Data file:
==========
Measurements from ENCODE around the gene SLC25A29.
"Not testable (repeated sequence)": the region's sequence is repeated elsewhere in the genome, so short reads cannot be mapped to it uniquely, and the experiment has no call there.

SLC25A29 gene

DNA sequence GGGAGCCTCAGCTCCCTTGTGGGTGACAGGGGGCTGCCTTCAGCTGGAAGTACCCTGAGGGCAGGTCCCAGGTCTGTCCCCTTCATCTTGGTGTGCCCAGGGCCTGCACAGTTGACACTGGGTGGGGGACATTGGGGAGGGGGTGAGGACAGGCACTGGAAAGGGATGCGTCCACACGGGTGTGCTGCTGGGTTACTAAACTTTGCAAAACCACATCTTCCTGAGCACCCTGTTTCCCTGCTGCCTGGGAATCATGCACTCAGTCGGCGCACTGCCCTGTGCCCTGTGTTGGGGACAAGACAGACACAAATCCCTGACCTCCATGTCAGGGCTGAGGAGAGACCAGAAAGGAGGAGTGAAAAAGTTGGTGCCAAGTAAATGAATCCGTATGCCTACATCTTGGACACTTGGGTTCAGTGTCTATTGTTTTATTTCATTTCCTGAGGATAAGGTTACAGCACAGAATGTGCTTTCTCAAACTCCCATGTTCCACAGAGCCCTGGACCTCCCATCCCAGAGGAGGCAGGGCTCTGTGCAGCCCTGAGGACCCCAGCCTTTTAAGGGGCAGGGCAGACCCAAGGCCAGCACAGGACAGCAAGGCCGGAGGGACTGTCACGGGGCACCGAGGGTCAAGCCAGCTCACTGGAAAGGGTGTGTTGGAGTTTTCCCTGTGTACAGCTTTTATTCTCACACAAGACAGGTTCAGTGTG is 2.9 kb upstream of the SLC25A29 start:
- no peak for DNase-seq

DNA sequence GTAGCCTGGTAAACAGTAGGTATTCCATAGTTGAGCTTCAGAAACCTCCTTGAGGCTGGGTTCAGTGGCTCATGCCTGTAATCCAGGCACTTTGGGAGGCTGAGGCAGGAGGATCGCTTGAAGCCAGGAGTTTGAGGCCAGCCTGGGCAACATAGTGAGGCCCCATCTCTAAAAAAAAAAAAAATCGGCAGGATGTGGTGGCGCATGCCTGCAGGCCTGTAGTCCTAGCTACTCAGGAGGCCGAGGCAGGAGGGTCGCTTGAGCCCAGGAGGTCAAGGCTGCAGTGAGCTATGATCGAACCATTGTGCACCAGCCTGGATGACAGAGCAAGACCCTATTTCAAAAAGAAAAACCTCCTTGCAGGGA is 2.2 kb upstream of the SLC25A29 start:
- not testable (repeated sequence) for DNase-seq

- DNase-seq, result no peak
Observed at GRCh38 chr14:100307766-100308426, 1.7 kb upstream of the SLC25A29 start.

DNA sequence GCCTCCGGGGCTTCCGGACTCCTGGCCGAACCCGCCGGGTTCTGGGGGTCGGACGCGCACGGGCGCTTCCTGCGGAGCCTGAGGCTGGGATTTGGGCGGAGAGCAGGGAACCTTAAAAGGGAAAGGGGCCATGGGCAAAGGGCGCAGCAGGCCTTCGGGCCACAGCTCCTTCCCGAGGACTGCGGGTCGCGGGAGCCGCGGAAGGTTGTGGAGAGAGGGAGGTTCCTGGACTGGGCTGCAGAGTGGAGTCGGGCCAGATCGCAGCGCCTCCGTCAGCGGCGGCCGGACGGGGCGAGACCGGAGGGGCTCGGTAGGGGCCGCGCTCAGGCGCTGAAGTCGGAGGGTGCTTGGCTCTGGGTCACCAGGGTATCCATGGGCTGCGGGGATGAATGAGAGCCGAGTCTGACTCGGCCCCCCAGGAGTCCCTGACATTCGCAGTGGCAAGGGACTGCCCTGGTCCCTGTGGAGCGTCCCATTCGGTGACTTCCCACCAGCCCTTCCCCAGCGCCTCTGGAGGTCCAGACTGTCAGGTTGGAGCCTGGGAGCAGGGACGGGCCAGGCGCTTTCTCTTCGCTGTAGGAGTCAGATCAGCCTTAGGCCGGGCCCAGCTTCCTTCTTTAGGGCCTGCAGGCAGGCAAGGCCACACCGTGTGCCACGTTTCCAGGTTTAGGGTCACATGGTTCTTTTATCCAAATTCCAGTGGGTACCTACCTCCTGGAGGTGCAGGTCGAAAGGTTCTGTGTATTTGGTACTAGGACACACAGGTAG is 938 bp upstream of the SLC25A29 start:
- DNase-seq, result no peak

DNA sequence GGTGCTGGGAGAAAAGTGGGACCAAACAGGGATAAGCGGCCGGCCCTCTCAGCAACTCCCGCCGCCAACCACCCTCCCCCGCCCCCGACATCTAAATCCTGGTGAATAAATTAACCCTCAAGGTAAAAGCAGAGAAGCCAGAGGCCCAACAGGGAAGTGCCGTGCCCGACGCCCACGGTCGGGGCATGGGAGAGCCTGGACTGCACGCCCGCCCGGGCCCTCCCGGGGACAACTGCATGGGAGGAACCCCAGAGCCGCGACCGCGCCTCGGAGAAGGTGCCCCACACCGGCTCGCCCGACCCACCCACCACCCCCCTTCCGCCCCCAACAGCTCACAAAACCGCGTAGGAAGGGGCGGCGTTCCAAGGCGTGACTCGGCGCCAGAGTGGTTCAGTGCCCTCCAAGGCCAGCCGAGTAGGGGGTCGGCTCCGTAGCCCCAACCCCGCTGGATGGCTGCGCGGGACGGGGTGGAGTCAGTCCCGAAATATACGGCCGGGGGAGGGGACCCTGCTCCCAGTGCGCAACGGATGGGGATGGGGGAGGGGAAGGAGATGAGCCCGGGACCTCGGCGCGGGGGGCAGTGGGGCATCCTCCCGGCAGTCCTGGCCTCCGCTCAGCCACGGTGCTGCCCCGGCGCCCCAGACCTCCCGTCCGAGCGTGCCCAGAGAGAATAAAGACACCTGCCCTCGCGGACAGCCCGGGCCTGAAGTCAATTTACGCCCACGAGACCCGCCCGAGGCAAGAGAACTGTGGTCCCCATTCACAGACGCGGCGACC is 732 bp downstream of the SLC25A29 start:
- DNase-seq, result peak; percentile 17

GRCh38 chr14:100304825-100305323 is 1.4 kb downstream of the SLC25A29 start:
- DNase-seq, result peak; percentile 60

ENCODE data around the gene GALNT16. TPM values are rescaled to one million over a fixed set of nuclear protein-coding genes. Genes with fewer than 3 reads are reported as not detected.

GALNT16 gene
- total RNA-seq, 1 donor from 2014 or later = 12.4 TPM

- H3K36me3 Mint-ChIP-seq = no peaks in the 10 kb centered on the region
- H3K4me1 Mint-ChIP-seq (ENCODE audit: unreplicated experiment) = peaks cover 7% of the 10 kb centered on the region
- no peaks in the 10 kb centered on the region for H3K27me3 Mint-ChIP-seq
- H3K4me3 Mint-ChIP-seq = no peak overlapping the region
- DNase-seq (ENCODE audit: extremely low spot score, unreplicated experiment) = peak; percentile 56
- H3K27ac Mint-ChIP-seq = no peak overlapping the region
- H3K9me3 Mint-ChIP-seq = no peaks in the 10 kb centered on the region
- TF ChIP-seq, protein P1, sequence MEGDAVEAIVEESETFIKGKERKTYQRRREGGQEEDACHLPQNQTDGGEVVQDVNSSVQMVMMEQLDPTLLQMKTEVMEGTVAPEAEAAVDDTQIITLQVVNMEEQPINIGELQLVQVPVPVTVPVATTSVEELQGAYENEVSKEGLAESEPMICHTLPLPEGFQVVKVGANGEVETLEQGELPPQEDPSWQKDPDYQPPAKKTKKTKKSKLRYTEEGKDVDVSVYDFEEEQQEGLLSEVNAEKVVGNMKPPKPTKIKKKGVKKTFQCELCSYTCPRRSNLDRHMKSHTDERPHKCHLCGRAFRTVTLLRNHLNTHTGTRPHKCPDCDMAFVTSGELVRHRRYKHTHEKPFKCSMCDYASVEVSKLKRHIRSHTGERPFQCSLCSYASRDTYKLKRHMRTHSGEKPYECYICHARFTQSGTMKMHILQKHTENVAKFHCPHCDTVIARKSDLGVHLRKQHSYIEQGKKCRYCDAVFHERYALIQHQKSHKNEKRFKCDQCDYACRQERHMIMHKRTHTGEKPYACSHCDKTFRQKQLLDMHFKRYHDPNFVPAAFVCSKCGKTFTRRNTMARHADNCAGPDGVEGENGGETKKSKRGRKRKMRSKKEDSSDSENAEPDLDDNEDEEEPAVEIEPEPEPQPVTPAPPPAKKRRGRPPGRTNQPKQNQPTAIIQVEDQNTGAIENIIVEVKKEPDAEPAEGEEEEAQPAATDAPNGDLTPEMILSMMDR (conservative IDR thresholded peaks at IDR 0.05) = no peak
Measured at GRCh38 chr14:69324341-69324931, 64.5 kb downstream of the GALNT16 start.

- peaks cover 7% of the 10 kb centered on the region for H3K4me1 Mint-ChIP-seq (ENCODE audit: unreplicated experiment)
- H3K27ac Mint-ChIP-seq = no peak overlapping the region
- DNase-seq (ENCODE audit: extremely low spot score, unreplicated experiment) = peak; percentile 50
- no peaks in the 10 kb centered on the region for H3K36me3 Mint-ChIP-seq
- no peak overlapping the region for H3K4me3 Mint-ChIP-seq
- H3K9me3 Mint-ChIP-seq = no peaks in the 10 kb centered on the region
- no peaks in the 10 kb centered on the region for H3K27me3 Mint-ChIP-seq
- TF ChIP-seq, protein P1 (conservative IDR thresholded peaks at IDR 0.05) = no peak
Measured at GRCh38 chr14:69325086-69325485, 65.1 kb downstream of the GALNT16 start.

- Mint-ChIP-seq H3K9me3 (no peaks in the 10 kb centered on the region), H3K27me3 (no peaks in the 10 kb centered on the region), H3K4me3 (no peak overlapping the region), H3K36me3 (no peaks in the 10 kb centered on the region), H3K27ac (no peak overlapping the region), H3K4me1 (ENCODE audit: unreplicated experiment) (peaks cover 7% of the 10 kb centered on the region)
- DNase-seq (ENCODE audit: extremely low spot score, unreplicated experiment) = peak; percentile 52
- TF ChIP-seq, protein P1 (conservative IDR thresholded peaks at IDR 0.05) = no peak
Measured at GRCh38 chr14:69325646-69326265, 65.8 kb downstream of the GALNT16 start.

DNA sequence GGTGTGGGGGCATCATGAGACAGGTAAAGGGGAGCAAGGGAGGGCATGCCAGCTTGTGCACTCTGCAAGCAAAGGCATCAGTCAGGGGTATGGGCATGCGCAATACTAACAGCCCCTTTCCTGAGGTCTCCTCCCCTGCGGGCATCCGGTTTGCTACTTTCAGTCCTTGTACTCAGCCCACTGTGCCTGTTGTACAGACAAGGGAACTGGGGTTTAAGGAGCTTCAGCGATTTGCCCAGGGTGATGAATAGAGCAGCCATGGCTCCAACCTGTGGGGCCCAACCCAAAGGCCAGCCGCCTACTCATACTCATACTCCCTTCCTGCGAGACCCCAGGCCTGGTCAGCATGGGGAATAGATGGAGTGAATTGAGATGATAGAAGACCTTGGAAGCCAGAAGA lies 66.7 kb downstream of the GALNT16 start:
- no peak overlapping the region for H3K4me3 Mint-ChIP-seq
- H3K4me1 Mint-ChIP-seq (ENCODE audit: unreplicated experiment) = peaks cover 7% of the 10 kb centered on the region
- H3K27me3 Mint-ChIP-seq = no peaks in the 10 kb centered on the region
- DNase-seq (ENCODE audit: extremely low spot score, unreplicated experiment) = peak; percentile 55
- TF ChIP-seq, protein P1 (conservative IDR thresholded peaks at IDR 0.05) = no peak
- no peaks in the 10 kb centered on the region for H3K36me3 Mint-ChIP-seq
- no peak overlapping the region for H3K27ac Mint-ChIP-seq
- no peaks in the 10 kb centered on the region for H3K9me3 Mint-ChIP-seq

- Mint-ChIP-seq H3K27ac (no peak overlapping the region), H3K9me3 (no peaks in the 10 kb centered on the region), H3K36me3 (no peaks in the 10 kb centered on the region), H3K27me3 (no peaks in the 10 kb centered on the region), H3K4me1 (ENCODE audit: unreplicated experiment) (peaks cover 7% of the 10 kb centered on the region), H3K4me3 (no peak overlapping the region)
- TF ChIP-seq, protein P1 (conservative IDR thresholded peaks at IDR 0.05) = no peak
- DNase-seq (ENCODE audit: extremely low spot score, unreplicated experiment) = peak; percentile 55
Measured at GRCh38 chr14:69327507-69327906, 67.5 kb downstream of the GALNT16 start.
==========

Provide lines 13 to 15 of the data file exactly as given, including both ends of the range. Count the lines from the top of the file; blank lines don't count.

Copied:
- DNase-seq, result peak; percentile 17

GRCh38 chr14:100304825-100305323 is 1.4 kb downstream of the SLC25A29 start:
- DNase-seq, result peak; percentile 60